A new divide is reshaping Australians' political loyalties. Analysis of voting shifts, booth by booth throughout Victoria, reveals that a cultural divide is growing alongside the income divide that traditionally dictates our votes - and, increasingly, is overshadowing it.

In the past six years, many elite suburbs and coastal areas have moved towards Labor [the left party]. The middle and outer suburbs have gone towards the Liberals [the right party].

From its high watermark in 1998, when it won its second-best vote in Victoria for 50 years, Labor has slid from 53.5 per cent of the two-party vote to 49 per cent, a swing to the Coalition [right] of 4.5 per cent.

Yet at scores of polling booths, voters generated swings of more than 10 per cent - while at other booths, Labor was polling even better in 2004 than in 1998.

The new divide is based on values rather than incomes. "Australia is dividing between the cultural elite on one side and middle Australia and everyone else on the other," says social analyst Bernard Salt, a partner at KPMG and author of The Big Shift.

Educated insiders living close to the city are increasingly Labor-oriented, while the outsiders living in middle and outer suburbs are increasingly Liberal-oriented...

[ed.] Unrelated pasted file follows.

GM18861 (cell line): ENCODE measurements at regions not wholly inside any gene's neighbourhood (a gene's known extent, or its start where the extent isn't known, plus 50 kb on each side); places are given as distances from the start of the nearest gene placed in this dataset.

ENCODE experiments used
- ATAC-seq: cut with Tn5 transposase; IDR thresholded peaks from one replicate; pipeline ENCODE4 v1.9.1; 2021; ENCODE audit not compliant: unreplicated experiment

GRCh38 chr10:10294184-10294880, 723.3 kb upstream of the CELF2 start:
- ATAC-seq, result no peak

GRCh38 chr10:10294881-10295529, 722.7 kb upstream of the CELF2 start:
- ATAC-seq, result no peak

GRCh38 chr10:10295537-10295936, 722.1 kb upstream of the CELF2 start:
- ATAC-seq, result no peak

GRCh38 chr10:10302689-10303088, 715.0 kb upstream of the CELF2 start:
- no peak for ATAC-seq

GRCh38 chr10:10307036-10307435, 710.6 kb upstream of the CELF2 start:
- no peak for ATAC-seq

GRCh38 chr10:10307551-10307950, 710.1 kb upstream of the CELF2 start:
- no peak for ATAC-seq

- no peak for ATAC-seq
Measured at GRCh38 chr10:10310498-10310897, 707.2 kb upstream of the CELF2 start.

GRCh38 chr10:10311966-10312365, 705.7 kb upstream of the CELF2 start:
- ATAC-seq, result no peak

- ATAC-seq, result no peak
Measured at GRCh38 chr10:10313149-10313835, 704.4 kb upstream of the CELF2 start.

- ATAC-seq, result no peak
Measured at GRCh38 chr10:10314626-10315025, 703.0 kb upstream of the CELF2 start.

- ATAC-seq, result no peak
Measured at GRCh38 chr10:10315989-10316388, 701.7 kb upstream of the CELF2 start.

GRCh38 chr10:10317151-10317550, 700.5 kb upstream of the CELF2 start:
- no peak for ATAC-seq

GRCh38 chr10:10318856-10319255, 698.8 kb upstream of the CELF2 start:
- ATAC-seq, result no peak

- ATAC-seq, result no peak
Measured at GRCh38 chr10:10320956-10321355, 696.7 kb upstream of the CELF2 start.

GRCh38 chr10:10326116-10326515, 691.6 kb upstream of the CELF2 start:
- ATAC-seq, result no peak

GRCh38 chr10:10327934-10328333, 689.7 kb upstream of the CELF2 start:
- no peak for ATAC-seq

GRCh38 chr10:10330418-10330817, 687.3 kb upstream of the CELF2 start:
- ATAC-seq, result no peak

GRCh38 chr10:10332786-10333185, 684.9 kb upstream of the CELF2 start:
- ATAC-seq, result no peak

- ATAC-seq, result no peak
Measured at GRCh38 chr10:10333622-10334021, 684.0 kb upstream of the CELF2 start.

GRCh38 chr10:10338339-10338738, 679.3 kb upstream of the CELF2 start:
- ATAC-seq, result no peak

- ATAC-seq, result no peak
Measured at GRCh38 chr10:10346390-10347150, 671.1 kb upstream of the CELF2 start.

Take Melbourne, one of just three seats where Labor did better this time than in 1998. Within two kilometres of each other, two booths swung in wildly different directions. Voters in the booth under Richmond's housing commission flats gave the Liberals a combined swing in 2001 and 2004 of 12 per cent. But over Punt Road and up a dozen income levels, East Melbourne residents voted Labor, with a swing almost as large.

Educated insiders living close to the city are increasingly Labor-oriented." Take Batman in the northern suburbs. Almost all the booths in inner-suburban Northcote swung to Labor or held fairly steady, yet in Reservoir the swings to the Coalition ran as high as 13 per cent.

Similarly, in Maribyrnong, inner middle-class Essendon was slightly better for Labor this time than in 1998, whereas outer working-class St Albans and Sunshine were much worse.

... In outer-suburban marginals such as La Trobe, suburbs dominated by families with children and mortgages - such as Berwick, Boronia and Ferntree Gully - swung heavily to the Coalition [right]. But Sassafras and Mount Dandenong swung to Labor [left]. The analysis suggests that interest rates and the Mitcham-Frankston freeway helped draw Coalition votes, just as the GST inflated Labor's vote in 1998.

In contrast to the role born-again Christians played in US President George Bush's re-election during the week, religion seems not to have been a factor here. Analysis by Andrew Kopras of the Federal Parliamentary Library shows that the electorates with most non-believers are nearly all outer-suburban Liberal seats.